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Your “Safe Friends” List-Who Not To Talk to About Anxiety (Part Three)

In parts one and two of this series, we talked  how to create a “safe friends” list and how to talk to others about anxiety by using a slow reveal. If you haven’t read those articles, you’ll definitely want to give them a quick once over before diving into this post.

This brings us to the question of the day: what do you do if you feel rejected?

In truth, some people may reject you. The keyword here is MAY. Most will be empathetic,  but some just might not “get it.” And they might not even realize that you feel hurt.

The thing is that everyone feels misunderstood at some point in life. Yes, feeling misunderstood is painful. It’s embarrassing and it hurts. But that’s life.

In this respect, there are three important things to remember. Really read these things and write them down. You’ll probably want to refer to them later.

1. Don’t take rejection personally.

When it comes to opening up about anxiety, I’ve found it helpful to remember that everyone in life is different.  Most people will be empathetic, but some simply won’t understand your struggles. These people seem to do one of three things: tell you to “get over it,” try to fix the problem, or divert the conversation.

Not only does this feel awkward, it hurts. Plain and simple. You feel heart broken. And you feel silly for opening up. Plus, “quick fixers” are annoying. If there was truly a quick fix for anxiety, we would have found it by now.

The thing to remember is that this is your journey.  Everyone has a different path, and paths diverge. This doesn’t mean that the person you have opened up to doesn’t care about you. It means that he or she may not be a good fit when it comes to talking about your battle with anxiety.

Another thing to remember is that people who don’t seem to understand your struggles now may try to understand what you’ve told them later. Tomorrow is a new day-and you may get an apologetic phone call. You just never know what hand of cards life will deal.

In short, try not to take rejection personally. And remember that you may be perceiving the situation incorrectly. I’ve done this more times than I can count. After all, those of us who suffer from anxiety can be very sensitive.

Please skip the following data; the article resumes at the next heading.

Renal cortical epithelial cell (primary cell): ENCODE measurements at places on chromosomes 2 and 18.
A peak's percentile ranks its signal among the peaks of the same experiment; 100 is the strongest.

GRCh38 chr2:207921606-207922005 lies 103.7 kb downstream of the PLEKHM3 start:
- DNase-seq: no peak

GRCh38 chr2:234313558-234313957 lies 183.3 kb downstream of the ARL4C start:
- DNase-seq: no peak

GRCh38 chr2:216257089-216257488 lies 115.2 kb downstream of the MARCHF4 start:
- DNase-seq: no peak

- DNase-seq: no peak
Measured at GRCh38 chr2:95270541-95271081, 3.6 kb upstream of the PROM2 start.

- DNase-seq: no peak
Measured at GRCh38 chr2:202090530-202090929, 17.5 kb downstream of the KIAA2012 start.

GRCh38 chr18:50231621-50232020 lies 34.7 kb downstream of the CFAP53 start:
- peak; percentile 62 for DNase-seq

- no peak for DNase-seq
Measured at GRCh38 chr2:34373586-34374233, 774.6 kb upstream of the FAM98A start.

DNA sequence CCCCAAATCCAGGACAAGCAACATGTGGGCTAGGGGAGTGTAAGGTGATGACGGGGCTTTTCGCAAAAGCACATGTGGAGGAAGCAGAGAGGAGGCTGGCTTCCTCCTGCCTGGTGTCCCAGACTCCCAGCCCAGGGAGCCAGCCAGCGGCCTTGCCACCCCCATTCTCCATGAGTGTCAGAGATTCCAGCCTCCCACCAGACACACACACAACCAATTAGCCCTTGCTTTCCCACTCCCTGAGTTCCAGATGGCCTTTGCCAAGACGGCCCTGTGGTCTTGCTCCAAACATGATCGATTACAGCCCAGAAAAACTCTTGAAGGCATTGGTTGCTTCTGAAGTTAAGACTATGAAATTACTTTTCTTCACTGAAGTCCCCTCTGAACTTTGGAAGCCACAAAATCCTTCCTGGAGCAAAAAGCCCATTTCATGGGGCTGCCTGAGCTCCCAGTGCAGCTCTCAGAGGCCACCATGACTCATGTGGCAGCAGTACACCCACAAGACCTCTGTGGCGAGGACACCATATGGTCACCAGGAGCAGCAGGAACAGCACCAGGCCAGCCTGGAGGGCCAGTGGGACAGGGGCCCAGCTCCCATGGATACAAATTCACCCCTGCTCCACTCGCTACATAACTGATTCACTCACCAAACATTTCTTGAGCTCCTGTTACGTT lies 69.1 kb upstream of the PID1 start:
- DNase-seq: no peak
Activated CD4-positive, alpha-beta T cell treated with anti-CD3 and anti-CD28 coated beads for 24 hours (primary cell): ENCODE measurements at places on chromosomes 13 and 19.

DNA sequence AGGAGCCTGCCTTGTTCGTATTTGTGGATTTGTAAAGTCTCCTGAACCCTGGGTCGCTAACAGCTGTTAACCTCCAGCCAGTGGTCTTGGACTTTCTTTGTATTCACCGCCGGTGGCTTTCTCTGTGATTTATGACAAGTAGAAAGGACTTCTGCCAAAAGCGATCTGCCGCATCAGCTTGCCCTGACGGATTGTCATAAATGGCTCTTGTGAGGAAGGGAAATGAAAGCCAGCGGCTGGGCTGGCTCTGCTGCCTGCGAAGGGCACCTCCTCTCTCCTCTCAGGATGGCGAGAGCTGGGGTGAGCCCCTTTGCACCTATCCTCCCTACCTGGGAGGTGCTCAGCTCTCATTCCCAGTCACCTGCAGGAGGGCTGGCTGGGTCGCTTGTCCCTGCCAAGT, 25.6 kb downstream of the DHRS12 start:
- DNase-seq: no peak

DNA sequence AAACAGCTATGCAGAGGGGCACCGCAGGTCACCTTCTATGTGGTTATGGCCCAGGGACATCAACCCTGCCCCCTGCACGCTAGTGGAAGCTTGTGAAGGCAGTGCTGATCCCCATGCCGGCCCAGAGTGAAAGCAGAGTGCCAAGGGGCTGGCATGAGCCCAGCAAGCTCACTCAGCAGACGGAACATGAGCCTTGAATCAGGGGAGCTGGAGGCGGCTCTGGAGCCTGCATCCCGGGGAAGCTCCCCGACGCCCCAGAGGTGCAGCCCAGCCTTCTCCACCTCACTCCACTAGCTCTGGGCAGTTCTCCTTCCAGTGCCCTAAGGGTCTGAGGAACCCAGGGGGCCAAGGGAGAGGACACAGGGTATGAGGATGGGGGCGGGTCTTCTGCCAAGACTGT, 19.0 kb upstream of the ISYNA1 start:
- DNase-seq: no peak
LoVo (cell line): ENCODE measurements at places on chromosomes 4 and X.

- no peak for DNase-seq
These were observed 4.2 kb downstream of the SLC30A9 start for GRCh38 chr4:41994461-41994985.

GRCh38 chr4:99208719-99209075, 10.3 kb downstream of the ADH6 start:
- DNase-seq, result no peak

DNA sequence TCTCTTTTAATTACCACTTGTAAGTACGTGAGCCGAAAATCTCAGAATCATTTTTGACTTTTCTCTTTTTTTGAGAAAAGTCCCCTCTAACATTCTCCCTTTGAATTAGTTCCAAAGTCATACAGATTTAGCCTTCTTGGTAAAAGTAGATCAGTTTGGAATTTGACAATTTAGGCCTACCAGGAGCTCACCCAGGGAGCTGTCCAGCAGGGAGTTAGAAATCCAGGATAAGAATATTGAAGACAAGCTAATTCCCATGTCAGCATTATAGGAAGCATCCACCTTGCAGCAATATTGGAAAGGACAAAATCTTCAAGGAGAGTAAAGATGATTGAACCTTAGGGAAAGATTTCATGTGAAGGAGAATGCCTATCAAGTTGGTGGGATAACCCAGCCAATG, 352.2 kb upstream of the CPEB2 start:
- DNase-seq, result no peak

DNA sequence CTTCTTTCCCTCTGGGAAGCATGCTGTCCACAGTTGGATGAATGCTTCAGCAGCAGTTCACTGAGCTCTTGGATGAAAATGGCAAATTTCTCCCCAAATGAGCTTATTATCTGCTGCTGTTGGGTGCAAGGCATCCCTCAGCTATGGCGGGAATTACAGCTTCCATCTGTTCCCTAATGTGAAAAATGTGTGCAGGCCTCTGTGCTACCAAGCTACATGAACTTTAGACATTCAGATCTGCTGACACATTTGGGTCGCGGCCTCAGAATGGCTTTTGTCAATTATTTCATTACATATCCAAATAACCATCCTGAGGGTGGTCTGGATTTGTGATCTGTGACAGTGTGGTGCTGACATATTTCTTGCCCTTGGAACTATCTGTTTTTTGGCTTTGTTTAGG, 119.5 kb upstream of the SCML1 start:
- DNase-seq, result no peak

2. Try not to hold grudges.

It’s easy to put up a wall and hold a grudge when we feel misunderstood. That’s human nature. However, you’ve got to be mindful when it comes to this concept.

Just because someone doesn’t SEEM to understand the story you’ve told them doesn’t mean that they don’t care. So try not to push people away. You really don’t know what they’re thinking-and how they may follow up on your conversation later.

That said, always protect yourself. You deserve to be treated with respect. There are many people that we can’t easily remove from our lives, like siblings that we don’t get along with. But we do have a choice when it comes to friends. We can always take friendships to a different level.

3. Keep moving forward.

If you feel like you’ve been rejected, brush yourself off and keep moving forward.  Don’t let one awkward experience force you back into a shell. As I often say, lots of things in life are a two steps forward, one step back process.

In closing this post, I want to stress that opening up about anxiety is a personal thing. What’s right for me might not be right for you. You’ll know when you’re ready.

-Anxiety Girl

P.S. What are your thoughts on this post? Do comment. We love to hear your feedback!

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Copyright: <a href=’http://www.123rf.com/profile_ginasanders’>ginasanders / 123RF Stock Photo</a>

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